Coordinated using a network of British extremists, six of whom had recorded martyrdom videos, the plotters were planning on using devices ingeniously devised to pass airport security. Using highly concentrated hydrogen peroxide hidden in soft drink bottles as the main charge, hollowed out batteries filled with explosive to provide the detonator and a disposable camera light bulb as the trigger, the bombs would have been likely to pass airport security and killed thousands. According to former Homeland Security Secretary Michael Chertoff, the attack “would have rivaled 9/11 in terms of the number of deaths and in terms of the impact on the international economy,” a statement that highlights quite precisely the double-impact that terrorist groups try to achieve through attacking airplanes.
Since this point, however, the Al Qaeda core has seemingly backed away from aviation, preferring more traditional targets like bombs in city centers. The Najibullah Zazi plot in New York, the April 2009 plot in Northern England and the July 2010 plot in Oslo, Norway, all seemed to target buildings in city centers. And the rumors swirling around the global intelligence community in late 2010 were that Al Qaeda was hoping to stage a Mumbai-style attack on an unspecified European city.
Instead, Al Qaeda in the Arabian Peninsula (AQAP), the Yemeni affiliate connected to Yemeni-American preacher Anwar Al Awlaki, has eagerly taken up the mantle of targeting aviation. Echoing their ideological leader Osama bin Laden in their English-language Inspire magazine, they declared, “if our messages can reach you by words, then they wouldn’t have traveled by planes.”
The group was behind the attempt by Umar Farouk Abdulmutallab to bring down a flight en route from Amsterdam to Detroit in December 2009, and then just under a year later for the double-parcel bomb on airfreight craft en route to the United States.
Both attempts were directed and claimed by the group, with Anwar Al Awlaki seen as the ideological and operational leader and Ibrahim Al Asiri, a Saudi bomb maker, as the designer of the devices. Al Asiri had previously designed the bomb that his brother Abdullah had hidden in his rectal cavity and tried to use to kill Saudi security chief Crown Prince Mohammed Bin Nayef. Showing his ongoing capacity to design devices able to get past airport-style security, in December 2009 he constructed the device that Abdulmutallab carried in his underwear, first on a plane from Ghana to Amsterdam and then on to Detroit. It is also believed that he designed the devices secreted in printers that were intercepted in October 2010.
This final operation was celebrated by the group in a special November 2010 edition of Inspire in which they provided images and details of what they dubbed “Operation Hemorrhage.” Alongside claiming responsibility for the two parcel bombs hidden in printers that had been intercepted at the Dubai airport and the UK’s East Midlands airport following a tip passed on by Saudi intelligence, the group also claimed responsibility for the downing of a United Parcel Service plane that crashed in early September 2010 near the Dubai airport. The plane went down for unspecified reasons, and the group claimed responsibility, declaring that “we have succeeded in bringing down the UPS plane but because the enemy’s media did not attribute the operation to us we have remained silent so we may repeat the operation.”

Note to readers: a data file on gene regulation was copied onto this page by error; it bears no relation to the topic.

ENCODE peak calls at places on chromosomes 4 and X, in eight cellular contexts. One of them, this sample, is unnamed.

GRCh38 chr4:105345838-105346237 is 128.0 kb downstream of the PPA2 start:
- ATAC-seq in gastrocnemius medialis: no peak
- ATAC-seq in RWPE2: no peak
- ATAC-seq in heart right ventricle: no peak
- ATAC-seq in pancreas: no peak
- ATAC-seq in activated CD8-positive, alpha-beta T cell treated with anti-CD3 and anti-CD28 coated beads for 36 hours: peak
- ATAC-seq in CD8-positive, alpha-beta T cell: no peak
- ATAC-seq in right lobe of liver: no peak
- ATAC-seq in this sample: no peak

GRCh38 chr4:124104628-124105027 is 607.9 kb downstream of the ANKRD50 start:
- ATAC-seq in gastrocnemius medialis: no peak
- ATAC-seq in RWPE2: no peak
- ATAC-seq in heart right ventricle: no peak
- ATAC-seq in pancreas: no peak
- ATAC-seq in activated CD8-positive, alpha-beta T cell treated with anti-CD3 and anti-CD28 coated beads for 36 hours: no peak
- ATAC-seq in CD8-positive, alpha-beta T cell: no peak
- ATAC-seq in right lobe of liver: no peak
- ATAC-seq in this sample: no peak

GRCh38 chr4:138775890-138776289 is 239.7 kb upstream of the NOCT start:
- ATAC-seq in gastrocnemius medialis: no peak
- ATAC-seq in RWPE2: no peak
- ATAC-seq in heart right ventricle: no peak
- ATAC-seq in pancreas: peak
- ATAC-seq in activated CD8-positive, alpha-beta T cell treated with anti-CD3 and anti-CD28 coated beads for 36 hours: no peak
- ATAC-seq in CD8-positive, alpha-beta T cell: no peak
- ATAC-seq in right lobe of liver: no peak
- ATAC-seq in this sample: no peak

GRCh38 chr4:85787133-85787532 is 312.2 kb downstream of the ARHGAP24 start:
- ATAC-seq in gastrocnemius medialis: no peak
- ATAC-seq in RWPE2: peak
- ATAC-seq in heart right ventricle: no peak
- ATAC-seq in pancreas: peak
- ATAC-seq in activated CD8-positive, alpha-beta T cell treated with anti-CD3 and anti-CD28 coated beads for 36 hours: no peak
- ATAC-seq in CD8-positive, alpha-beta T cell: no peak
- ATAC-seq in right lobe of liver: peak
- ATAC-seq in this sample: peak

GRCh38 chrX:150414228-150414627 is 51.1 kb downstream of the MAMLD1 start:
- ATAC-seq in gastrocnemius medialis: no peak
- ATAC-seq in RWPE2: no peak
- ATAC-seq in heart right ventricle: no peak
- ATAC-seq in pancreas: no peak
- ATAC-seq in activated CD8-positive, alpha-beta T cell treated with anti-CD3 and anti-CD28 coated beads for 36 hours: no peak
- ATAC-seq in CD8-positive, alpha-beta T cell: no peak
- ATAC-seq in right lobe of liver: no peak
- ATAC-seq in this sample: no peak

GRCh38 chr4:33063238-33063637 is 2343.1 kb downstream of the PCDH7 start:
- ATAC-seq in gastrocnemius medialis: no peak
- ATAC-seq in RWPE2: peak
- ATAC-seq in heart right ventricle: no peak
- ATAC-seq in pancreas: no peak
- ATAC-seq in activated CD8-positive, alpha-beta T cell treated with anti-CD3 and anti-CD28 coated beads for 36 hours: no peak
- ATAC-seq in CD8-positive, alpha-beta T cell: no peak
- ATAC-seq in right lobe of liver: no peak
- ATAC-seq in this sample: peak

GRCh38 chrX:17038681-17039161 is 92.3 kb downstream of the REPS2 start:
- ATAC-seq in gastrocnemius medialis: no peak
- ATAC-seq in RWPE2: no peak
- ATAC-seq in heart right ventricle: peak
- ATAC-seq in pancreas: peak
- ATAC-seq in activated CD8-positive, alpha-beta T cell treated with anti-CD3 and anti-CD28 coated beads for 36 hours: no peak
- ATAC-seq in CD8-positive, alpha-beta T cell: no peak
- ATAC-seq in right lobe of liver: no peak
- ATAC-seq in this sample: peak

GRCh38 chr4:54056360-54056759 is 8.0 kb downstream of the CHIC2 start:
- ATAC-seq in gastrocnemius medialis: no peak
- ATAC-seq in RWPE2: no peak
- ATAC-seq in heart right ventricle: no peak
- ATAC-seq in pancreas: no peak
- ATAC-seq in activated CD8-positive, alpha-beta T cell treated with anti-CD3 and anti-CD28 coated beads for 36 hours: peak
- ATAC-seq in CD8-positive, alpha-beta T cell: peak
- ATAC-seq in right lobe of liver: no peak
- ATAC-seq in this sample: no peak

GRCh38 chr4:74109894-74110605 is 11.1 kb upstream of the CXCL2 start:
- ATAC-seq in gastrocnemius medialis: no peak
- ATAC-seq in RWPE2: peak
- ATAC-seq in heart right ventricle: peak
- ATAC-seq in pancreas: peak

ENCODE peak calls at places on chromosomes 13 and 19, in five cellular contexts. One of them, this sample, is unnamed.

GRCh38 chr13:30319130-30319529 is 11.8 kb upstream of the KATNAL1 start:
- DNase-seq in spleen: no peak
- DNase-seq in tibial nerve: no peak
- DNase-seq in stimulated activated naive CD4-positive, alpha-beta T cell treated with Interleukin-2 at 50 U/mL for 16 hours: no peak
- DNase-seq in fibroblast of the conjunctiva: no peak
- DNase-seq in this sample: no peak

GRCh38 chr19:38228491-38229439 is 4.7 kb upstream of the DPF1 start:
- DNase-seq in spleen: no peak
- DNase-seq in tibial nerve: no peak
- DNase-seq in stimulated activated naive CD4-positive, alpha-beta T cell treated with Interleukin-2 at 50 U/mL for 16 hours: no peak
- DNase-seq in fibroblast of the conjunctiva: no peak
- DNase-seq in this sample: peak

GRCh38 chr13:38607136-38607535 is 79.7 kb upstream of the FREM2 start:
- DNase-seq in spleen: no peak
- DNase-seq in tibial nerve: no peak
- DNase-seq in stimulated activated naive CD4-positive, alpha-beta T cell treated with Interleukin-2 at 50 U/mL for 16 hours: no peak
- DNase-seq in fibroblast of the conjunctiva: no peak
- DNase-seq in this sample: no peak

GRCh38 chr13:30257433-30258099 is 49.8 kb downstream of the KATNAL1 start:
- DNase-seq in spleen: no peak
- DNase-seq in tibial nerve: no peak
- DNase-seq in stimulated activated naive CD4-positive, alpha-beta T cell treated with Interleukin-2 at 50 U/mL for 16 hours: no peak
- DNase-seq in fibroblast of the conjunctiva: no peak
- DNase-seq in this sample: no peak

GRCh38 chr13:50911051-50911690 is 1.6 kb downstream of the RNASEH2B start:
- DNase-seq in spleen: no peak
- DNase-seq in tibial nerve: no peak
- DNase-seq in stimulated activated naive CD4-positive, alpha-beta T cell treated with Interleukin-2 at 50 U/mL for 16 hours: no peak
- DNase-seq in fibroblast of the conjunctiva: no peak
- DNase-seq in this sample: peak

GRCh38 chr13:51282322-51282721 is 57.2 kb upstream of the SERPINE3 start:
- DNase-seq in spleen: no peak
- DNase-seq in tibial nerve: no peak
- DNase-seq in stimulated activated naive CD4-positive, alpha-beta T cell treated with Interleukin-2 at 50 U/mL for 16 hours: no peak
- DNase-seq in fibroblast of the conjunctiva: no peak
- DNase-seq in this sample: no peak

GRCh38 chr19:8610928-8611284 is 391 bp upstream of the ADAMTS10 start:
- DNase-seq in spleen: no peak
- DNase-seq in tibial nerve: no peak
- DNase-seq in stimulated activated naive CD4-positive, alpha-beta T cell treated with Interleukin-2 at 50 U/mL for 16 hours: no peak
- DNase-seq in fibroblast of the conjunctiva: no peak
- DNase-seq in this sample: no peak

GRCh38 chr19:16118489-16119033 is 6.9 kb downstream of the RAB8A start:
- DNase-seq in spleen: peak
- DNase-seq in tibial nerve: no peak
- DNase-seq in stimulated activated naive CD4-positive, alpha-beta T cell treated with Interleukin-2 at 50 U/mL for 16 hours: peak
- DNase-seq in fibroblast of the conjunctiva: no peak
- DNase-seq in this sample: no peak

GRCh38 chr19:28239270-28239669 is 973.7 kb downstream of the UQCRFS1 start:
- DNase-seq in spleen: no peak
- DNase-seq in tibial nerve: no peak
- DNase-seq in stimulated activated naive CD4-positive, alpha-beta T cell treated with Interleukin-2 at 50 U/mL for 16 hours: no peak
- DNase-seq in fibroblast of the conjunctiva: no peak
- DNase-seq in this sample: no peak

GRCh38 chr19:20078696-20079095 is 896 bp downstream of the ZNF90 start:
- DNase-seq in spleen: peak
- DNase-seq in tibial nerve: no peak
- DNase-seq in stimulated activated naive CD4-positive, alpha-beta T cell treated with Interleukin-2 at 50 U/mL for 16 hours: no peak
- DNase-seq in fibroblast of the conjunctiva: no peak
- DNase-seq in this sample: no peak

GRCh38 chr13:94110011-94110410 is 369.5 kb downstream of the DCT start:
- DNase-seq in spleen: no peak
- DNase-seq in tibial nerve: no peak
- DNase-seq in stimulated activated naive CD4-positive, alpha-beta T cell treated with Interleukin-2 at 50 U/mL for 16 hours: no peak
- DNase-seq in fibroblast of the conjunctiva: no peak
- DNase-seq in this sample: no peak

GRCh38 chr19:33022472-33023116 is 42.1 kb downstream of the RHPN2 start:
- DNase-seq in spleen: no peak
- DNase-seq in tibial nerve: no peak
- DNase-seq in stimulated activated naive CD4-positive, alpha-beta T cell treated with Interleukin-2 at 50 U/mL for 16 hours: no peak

Non-government academic experts, who requested anonymity, told Homeland Security Today that, more likely than not, the group was simply claiming responsibility for something it had not done. But one former British official verified the impressive technical quality of the devices that were found in Dubai and the UK. While international air cargo has long been known as a security weakness in the international supply chain, these devices were able to penetrate security and then were only identifiable to British security officials who were looking for them after they were specifically told where to look by their Emirati counterparts who had located the other device. The bombs showed a new level of technical proficiency.
How the group had achieved this seems to be a combination of human and technical intelligence, something boasted by the “Head of Foreign Operations” in Inspire magazine. In preparing for the attack he claimed that, “we have researched the various security systems employed by airports. We looked into X-ray scanners, full body scanners, sniffing dogs and other aspects of security. The resulting bomb was a device that we were confident that, with the will of Allah, it would pass through the most stringent and up-to-date security equipment.” Later in the magazine the authors highlight in detail how they sealed the device in plastic and then cleaned the bag afterwards so that the device would be undetectable.
While much of the magazine remains anonymous (or penned under what look like pseudonyms), according to Thomas Hegghammer, a prominent scholar of Al Qaeda, this article “is almost certainly written by Awlaki.” Citing a number of references typical of Awlaki’s writing and the “long-held suspicions of intelligence analysts,” Hegghammer believed that this article signaled Awlaki’s “coming out.” Significantly, it also highlighted Awlaki’s personal obsession with targeting aviation—something born out by the parcel bomb attempts and the Umar Farouk Abdulmutallab attempt, both of which he is believed to have played a key role in directing.